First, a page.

One of the last iconic establishments that exemplified the spirit of Harlem will be closing its doors.
According to the New York Amsterdam News, The Lenox Lounge, located on Lenox Avenue between 124th & 125th street which has served as a venue for jazz legends such as Billie Holiday, Miles Davis, and John Coltrane, will serve its last drink at the end of the year, marking the end of an era in Harlem.
The lounge, which was originally opened as a speakeasy in 1939, rose to fame as a dinner club catering to white patrons. The main act was the Haba Haba Girls, a chorus line of black women.
After the bar was allowed to deteriorate for most of the 20th century, Alvin Reed purchased the venue, which once had Harlem Renaissance writers James Baldwin and Langston Hughes as its patrons, in 1988. Reed restored the original Art Deco interior including the long mahogany bar, checkered black-and-white floor and the world famous Zebra Room. The bar’s interior was returned to its original condition and served as the setting for numerous television shows and films including “American Gangster,” “Malcolm X,â€ and “Mad Men.”
“The most important thing I did for the club was to institute a jazz policy, which played a major role in bringing more customers into the club,â€ stated Reed. “I wanted to make a difference in Harlem, and I think my ownership of the Lenox Lounge helped me achieve that goal.”
The New York Daily News reported in March that he would not be renewing his lease because he could not afford the rent increase, which jumped from $10,000 per month to $20,000.
Despite numerous attempts to find partners, court appearances and countless negotiations, Reed said “I have to be out by [December 31th]. Â Anything that I leave behind will become the property of landlord or the new owner.â€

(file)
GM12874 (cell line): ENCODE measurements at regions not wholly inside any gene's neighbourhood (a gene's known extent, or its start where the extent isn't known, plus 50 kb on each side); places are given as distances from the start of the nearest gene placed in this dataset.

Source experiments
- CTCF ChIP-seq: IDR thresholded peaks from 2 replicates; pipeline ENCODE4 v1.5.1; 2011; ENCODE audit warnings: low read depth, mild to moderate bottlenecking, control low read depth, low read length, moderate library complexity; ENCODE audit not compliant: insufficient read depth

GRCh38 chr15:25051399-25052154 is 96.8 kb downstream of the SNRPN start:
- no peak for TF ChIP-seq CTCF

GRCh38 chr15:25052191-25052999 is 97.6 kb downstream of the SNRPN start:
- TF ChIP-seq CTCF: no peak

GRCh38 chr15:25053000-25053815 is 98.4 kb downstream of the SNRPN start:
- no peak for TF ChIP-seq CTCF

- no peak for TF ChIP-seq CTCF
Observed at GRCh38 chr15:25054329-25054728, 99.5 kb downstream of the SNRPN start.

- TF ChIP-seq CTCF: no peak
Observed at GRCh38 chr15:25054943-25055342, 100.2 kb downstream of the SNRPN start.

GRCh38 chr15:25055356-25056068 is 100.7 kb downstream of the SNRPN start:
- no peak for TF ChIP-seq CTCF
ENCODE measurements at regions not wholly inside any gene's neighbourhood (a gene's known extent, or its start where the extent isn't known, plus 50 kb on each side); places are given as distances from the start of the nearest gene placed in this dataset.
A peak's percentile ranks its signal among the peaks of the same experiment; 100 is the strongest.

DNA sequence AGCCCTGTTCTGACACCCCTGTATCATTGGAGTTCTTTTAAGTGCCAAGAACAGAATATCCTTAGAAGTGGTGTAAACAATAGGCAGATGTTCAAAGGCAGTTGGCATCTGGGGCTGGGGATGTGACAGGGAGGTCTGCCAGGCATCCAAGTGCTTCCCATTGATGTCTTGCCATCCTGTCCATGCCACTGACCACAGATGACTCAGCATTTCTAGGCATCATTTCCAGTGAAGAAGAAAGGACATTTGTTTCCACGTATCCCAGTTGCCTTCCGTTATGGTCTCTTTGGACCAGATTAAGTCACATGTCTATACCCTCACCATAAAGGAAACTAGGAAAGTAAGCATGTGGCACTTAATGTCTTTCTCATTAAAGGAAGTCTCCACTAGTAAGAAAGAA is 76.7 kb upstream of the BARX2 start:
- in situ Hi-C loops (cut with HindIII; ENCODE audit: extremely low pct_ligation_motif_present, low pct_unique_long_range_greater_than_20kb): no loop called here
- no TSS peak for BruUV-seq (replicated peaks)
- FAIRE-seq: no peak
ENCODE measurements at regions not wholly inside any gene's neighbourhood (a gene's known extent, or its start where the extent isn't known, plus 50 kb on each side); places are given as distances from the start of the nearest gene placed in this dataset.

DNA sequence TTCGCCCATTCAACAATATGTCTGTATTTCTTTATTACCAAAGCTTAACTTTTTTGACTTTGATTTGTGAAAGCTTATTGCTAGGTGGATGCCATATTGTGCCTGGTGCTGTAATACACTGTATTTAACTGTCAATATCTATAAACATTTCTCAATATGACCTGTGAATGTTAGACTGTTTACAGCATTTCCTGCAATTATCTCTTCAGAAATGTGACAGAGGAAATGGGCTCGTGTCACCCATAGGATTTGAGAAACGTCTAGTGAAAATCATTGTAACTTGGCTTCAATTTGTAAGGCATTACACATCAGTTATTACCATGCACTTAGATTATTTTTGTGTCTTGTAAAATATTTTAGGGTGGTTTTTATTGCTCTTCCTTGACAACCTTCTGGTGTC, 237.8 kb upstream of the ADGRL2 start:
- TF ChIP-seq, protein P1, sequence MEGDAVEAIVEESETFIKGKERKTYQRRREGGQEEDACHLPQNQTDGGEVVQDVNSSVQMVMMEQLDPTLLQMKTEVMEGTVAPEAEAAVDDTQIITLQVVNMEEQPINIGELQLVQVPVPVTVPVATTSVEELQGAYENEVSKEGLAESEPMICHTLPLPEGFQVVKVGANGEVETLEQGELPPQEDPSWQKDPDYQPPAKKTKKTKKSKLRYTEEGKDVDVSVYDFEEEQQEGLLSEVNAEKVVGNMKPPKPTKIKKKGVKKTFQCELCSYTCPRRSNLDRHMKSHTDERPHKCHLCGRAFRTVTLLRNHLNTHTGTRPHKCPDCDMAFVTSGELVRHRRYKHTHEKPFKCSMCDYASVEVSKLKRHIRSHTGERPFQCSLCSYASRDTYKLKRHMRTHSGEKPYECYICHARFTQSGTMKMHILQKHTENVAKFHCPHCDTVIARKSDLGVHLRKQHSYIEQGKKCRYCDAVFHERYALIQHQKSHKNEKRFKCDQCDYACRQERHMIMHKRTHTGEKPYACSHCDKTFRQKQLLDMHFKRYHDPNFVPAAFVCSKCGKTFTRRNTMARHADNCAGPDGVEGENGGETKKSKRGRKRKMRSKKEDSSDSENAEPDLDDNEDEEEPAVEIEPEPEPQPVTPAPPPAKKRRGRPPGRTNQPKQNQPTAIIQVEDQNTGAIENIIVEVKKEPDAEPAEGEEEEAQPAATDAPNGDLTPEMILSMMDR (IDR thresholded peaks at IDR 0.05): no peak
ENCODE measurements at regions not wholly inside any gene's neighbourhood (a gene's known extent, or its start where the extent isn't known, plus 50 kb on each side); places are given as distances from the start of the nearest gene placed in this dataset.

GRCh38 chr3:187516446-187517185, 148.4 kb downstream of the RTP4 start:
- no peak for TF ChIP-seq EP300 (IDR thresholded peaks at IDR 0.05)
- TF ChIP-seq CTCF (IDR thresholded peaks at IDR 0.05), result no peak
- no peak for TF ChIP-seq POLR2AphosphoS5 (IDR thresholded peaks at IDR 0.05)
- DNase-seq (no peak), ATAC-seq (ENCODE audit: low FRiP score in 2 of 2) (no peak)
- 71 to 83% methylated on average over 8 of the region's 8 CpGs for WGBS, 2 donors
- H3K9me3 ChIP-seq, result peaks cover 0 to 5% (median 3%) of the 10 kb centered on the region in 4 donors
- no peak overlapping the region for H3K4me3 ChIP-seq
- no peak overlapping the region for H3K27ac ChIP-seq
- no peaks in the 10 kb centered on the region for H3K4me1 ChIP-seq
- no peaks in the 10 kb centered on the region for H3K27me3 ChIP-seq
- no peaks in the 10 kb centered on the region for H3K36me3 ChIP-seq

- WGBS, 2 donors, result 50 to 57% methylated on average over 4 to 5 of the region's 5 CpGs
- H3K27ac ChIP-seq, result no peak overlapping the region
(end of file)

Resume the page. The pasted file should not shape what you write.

Richard Notar, Managing Partner in Nobu Restaurants, will be taking over the space the bar currently sits at and plans to open a new spot named “Notar Jazz Club.” Notar has already applied with the local community board for a liquor license.
Reed, a life-long Harlem resident who started out selling 15 cent copies of the Amsterdam News when he was about 8, said he’s disappointed to see so many area businesses closing up.
“We almost have to partner with someone from out of the community if we want to survive now,” said the retired city cop and post office worker, who insisted he never made much money off the lounge.
When Reed leaves he’ll be taking the iconic Lenox Lounge neon sign with him, which has been a staple on Lenox Avenue for years. He trademarked the club’s name and even though he’s giving up the space, he’s not giving up the name.
“If they want to use Lenox Lounge, they will have to negotiate with me. I brought it back and I want to see it stay there. I want to keep the legacy alive. I am Lenox Lounge, and I will be Lenox Lounge for quite some time. And if they want Lenox Lounge, they want me.”